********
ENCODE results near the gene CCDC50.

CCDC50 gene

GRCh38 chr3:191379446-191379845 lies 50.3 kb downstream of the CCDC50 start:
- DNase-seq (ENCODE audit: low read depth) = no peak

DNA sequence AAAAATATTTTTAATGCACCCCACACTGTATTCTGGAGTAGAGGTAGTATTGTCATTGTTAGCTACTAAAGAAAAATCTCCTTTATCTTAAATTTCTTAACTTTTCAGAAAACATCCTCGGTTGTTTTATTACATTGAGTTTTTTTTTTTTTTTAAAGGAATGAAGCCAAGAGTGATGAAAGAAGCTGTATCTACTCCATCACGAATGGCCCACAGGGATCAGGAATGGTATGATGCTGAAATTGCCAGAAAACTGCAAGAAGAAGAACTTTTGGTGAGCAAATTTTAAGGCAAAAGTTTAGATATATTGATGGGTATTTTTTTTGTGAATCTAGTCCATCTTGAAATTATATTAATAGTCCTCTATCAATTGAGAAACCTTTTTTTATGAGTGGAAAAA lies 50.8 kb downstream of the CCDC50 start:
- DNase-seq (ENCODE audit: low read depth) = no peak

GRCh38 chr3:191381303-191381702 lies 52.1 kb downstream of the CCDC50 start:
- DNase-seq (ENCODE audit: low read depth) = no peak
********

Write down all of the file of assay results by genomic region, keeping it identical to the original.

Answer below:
ENCODE results near the gene CCDC50.

CCDC50 gene

GRCh38 chr3:191379446-191379845 lies 50.3 kb downstream of the CCDC50 start:
- DNase-seq (ENCODE audit: low read depth) = no peak

DNA sequence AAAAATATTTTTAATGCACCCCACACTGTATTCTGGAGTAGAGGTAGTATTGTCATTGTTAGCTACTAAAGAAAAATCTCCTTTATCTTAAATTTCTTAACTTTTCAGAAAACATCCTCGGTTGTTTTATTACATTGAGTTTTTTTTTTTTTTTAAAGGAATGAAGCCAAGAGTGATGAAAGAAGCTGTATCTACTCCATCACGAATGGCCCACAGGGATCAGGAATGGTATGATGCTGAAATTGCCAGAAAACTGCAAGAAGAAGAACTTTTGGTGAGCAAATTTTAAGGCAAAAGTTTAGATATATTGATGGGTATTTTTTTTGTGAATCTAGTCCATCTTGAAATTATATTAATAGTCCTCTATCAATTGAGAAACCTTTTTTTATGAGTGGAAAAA lies 50.8 kb downstream of the CCDC50 start:
- DNase-seq (ENCODE audit: low read depth) = no peak

GRCh38 chr3:191381303-191381702 lies 52.1 kb downstream of the CCDC50 start:
- DNase-seq (ENCODE audit: low read depth) = no peak